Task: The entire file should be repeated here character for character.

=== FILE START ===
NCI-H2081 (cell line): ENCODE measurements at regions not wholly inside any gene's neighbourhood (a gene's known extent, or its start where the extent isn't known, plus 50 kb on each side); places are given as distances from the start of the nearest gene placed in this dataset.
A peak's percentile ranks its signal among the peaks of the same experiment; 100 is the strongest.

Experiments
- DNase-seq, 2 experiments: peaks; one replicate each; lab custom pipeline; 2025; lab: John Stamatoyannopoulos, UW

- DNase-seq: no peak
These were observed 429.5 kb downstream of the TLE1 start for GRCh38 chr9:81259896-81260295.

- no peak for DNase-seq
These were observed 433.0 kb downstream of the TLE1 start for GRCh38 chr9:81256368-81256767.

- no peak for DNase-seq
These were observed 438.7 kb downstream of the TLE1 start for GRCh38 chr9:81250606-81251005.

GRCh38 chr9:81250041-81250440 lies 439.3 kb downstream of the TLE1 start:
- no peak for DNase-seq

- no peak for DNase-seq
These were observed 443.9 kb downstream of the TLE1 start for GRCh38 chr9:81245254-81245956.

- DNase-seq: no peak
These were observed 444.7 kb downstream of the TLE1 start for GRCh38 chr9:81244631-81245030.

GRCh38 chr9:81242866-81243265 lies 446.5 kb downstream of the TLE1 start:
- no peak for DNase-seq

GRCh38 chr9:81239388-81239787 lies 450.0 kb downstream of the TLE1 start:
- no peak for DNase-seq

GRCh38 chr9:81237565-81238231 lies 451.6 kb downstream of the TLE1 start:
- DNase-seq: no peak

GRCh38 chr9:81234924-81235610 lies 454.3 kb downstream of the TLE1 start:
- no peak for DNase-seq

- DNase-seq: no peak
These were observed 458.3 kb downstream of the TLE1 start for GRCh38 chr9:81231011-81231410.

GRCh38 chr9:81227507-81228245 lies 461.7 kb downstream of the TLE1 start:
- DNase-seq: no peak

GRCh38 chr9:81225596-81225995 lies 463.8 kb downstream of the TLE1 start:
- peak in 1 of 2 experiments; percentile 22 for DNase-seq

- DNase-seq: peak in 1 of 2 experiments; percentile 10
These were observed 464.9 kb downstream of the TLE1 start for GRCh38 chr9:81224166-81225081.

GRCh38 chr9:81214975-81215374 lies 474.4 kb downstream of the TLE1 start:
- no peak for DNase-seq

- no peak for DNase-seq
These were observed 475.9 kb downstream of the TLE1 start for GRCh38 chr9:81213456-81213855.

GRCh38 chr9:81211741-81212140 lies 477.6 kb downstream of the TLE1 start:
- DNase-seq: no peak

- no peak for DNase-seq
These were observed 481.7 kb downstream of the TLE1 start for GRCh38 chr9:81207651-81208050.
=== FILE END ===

NCI-H2081 (cell line): ENCODE measurements at regions not wholly inside any gene's neighbourhood (a gene's known extent, or its start where the extent isn't known, plus 50 kb on each side); places are given as distances from the start of the nearest gene placed in this dataset.
A peak's percentile ranks its signal among the peaks of the same experiment; 100 is the strongest.

Experiments
- DNase-seq, 2 experiments: peaks; one replicate each; lab custom pipeline; 2025; lab: John Stamatoyannopoulos, UW

- DNase-seq: no peak
These were observed 429.5 kb downstream of the TLE1 start for GRCh38 chr9:81259896-81260295.

- no peak for DNase-seq
These were observed 433.0 kb downstream of the TLE1 start for GRCh38 chr9:81256368-81256767.

- no peak for DNase-seq
These were observed 438.7 kb downstream of the TLE1 start for GRCh38 chr9:81250606-81251005.

GRCh38 chr9:81250041-81250440 lies 439.3 kb downstream of the TLE1 start:
- no peak for DNase-seq

- no peak for DNase-seq
These were observed 443.9 kb downstream of the TLE1 start for GRCh38 chr9:81245254-81245956.

- DNase-seq: no peak
These were observed 444.7 kb downstream of the TLE1 start for GRCh38 chr9:81244631-81245030.

GRCh38 chr9:81242866-81243265 lies 446.5 kb downstream of the TLE1 start:
- no peak for DNase-seq

GRCh38 chr9:81239388-81239787 lies 450.0 kb downstream of the TLE1 start:
- no peak for DNase-seq

GRCh38 chr9:81237565-81238231 lies 451.6 kb downstream of the TLE1 start:
- DNase-seq: no peak

GRCh38 chr9:81234924-81235610 lies 454.3 kb downstream of the TLE1 start:
- no peak for DNase-seq

- DNase-seq: no peak
These were observed 458.3 kb downstream of the TLE1 start for GRCh38 chr9:81231011-81231410.

GRCh38 chr9:81227507-81228245 lies 461.7 kb downstream of the TLE1 start:
- DNase-seq: no peak

GRCh38 chr9:81225596-81225995 lies 463.8 kb downstream of the TLE1 start:
- peak in 1 of 2 experiments; percentile 22 for DNase-seq

- DNase-seq: peak in 1 of 2 experiments; percentile 10
These were observed 464.9 kb downstream of the TLE1 start for GRCh38 chr9:81224166-81225081.

GRCh38 chr9:81214975-81215374 lies 474.4 kb downstream of the TLE1 start:
- no peak for DNase-seq

- no peak for DNase-seq
These were observed 475.9 kb downstream of the TLE1 start for GRCh38 chr9:81213456-81213855.

GRCh38 chr9:81211741-81212140 lies 477.6 kb downstream of the TLE1 start:
- DNase-seq: no peak

- no peak for DNase-seq
These were observed 481.7 kb downstream of the TLE1 start for GRCh38 chr9:81207651-81208050.